Security researchers have discovered a mysterious strain of malware that allows hackers to take over the webcam, keyboard, and other resources on your Mac.
The malware is believed to be at least five years old, but it has gone unnoticed until now.
As the macOS user base continues to rise, the number of malware attacks follows. McAfee Labs’ latest Threat Report revealed that new Mac malware grew a whopping 53 percent in early 2017, taking the total number of detected viruses to 250,000 this year alone.
But the latest find isn’t new at all. Dubbed Perverse, it is a variant of the Fruitfly program that surfaced back in January, and it could be a decade old. It is believed that the number of different strains exceeds 400 — and could be much higher.
Like Fruitfly, Perverse is able to take control of an infected Mac’s webcam, capture screenshots, record keystrokes, and steal other information. It also has the ability to collect data from other devices connected to the same network.
Apple has updated macOS to detect Fruitfly, but Perverse has gone unnoticed by its software and third-party antivirus programs.
Patrick Wardle, who has been investigating the malware for security firm Synack, was able to decrypt some of the domains coded into it. Surprisingly, some were available for the taking, so he registered one of them.
“Within two days of registering one of the addresses, close to 400 infected Macs connected to the server, mostly from homes located in the United States,” reports Ars Technica.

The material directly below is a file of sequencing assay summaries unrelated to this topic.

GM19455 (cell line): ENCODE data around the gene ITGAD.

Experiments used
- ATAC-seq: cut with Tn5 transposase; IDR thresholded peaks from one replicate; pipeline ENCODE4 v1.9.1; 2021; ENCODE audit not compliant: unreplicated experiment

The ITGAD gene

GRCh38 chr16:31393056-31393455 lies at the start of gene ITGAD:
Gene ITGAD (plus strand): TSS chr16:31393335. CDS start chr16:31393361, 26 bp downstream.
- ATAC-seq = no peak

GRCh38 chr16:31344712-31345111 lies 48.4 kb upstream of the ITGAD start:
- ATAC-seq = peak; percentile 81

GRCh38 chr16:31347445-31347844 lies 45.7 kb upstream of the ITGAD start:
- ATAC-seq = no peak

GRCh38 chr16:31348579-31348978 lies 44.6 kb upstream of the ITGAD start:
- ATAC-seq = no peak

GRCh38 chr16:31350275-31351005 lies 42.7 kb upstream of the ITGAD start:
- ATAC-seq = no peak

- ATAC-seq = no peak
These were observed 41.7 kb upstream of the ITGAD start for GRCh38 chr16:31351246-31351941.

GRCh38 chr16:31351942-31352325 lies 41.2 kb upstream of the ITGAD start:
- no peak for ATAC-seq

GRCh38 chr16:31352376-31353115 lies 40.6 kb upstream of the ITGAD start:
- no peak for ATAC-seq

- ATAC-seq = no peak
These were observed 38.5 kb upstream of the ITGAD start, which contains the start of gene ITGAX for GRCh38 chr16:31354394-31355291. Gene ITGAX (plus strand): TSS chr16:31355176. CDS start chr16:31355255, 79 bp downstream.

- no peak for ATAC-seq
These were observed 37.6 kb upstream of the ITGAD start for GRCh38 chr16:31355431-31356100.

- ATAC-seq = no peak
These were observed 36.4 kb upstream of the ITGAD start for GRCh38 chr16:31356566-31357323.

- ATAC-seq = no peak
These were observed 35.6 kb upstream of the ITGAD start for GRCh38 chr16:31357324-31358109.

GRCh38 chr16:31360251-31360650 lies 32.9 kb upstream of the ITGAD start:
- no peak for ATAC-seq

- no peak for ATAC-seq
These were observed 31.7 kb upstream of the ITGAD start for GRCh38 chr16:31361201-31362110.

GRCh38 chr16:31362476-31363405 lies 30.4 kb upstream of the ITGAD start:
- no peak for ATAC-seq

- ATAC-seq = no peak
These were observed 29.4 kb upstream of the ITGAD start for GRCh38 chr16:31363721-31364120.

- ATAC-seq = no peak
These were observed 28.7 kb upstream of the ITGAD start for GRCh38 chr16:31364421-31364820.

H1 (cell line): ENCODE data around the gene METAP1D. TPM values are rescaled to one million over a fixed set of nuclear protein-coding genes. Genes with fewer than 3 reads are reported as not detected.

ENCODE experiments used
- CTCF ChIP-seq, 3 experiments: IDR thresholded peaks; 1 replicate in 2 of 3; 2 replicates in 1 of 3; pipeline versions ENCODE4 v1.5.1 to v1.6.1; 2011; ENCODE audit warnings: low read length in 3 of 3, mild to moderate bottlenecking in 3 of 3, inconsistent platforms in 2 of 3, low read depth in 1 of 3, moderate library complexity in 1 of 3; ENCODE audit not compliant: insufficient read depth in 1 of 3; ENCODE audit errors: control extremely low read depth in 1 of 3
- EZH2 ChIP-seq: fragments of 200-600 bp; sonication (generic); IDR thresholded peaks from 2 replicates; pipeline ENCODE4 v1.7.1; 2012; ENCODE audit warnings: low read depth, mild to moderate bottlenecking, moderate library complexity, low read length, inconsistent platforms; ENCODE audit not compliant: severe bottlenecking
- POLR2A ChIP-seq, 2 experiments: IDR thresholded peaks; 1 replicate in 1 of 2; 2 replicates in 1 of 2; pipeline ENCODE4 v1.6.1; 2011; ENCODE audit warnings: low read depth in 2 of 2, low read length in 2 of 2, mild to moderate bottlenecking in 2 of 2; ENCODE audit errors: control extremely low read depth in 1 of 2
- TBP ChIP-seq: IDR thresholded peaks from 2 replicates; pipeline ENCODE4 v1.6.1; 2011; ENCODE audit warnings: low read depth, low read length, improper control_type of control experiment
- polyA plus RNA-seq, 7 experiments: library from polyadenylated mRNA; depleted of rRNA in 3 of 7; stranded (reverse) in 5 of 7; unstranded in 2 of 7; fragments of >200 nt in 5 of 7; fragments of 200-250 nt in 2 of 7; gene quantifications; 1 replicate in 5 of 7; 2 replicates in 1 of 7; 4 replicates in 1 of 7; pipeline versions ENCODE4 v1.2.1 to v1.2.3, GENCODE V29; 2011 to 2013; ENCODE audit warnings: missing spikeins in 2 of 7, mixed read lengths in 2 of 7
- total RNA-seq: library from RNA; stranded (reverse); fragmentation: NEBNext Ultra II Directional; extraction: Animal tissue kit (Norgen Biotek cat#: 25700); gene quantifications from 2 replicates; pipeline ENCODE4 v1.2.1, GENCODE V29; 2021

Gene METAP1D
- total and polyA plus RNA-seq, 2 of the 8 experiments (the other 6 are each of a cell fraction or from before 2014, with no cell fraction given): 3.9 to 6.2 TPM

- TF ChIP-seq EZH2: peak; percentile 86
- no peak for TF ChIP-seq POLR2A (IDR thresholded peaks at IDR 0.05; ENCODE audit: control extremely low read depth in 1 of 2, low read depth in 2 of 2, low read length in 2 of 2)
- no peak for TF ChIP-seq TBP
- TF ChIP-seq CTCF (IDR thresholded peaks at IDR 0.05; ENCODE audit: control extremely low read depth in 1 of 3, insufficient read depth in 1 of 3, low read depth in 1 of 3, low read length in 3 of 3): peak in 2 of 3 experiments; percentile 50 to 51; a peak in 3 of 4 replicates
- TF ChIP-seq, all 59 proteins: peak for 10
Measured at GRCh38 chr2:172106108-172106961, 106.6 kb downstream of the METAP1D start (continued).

“Although Wardle did nothing more than observe the IP address and user names of Macs that connected to his server, he had the ability to use the malware to spy on the users who were unwittingly infected.”
It’s not completely clear how Perverse makes its way onto Macs, but it is believed that it involves fooling users into clicking malicious links — either in emails or on the web — as opposed to exploiting vulnerabilities in Apple’s software.
But the reason why remains a mystery. There’s no evidence to suggest that Perverse can collect banking details or install other ransomware, so its purpose is unclear. However, it’s possible it was designed to just steal login information.
Fortunately, the primary control server for the malware was shutdown long ago, but affected Macs remain infected. That means anyone who knows the domains it talks to can register one again and continue using the software for malicious purposes.
It’s another reminder that Macs aren’t immune to viruses as many believe. If you’re not careful, you can be at risk of attack, and a good antivirus program could well be worth its price tag.
“A lot of Mac users are overconfident in the security of their Mac,” Wardle said. This discovery “just goes to reiterate to everyday users that there are perhaps people out there trying to hack their computers.”